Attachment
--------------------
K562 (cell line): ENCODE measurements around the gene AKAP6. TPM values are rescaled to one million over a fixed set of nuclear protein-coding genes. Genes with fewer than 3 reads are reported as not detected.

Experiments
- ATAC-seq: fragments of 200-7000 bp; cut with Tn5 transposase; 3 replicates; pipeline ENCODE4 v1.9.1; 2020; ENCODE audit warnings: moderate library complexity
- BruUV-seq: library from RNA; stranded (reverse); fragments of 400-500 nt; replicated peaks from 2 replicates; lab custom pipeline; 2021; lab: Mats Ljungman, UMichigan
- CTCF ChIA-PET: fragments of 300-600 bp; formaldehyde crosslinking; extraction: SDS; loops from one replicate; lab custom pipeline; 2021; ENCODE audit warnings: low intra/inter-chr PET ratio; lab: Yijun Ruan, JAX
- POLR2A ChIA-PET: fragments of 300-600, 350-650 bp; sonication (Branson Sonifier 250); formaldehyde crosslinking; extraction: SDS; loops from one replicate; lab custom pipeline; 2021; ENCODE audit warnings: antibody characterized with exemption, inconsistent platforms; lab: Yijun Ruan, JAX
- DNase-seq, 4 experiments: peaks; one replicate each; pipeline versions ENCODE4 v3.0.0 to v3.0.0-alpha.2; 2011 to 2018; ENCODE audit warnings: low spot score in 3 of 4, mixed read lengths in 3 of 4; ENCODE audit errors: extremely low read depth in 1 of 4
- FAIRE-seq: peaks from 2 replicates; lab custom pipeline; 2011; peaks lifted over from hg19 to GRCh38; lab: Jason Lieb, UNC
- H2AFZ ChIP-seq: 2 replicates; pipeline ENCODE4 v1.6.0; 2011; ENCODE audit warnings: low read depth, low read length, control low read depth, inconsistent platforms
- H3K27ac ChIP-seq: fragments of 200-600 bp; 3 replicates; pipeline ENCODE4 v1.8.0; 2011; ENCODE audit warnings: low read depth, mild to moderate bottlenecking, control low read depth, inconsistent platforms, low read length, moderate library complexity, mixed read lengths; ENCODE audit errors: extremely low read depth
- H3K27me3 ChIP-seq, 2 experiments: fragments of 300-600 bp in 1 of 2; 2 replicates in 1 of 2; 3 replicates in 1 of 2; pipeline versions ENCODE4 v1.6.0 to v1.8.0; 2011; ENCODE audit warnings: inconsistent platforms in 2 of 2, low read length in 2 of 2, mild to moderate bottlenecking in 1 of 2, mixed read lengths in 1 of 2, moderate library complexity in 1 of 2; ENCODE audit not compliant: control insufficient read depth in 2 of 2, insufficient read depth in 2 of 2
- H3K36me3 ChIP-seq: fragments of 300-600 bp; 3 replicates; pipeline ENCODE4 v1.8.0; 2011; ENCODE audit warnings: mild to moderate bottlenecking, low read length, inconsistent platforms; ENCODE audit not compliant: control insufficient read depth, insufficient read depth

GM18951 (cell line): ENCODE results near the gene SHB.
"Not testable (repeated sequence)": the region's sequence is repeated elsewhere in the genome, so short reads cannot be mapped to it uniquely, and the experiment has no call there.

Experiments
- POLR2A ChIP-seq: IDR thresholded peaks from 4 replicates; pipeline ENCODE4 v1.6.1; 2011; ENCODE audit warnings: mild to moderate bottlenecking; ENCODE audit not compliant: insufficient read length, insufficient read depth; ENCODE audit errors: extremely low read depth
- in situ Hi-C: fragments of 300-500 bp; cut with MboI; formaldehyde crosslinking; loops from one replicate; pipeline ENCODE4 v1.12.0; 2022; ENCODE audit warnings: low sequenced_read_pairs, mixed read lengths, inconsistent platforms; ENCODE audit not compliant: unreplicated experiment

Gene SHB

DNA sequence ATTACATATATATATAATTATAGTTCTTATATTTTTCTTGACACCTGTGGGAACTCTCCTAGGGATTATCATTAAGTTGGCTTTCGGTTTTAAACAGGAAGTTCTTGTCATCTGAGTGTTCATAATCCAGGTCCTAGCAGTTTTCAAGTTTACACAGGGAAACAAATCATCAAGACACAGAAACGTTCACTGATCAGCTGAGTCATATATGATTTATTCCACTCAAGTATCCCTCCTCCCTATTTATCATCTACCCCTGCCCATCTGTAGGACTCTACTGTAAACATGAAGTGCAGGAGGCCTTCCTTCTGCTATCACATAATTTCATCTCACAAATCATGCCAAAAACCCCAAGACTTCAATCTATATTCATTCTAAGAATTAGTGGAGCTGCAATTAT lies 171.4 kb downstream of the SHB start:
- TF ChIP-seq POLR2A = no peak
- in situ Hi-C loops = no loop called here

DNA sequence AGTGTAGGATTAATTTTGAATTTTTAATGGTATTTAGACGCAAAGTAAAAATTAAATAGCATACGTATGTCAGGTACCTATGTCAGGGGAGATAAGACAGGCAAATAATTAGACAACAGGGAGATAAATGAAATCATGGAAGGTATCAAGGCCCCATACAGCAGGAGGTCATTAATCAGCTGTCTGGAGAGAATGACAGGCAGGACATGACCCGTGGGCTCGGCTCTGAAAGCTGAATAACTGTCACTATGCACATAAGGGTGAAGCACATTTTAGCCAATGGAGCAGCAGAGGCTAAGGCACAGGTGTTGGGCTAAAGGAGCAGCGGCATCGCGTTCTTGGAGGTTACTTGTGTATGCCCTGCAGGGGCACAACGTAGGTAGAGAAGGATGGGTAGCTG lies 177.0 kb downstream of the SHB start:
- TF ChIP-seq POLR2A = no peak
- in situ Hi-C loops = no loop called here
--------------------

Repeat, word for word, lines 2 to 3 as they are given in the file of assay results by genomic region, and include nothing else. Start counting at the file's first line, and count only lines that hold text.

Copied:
Experiments
- ATAC-seq: fragments of 200-7000 bp; cut with Tn5 transposase; 3 replicates; pipeline ENCODE4 v1.9.1; 2020; ENCODE audit warnings: moderate library complexity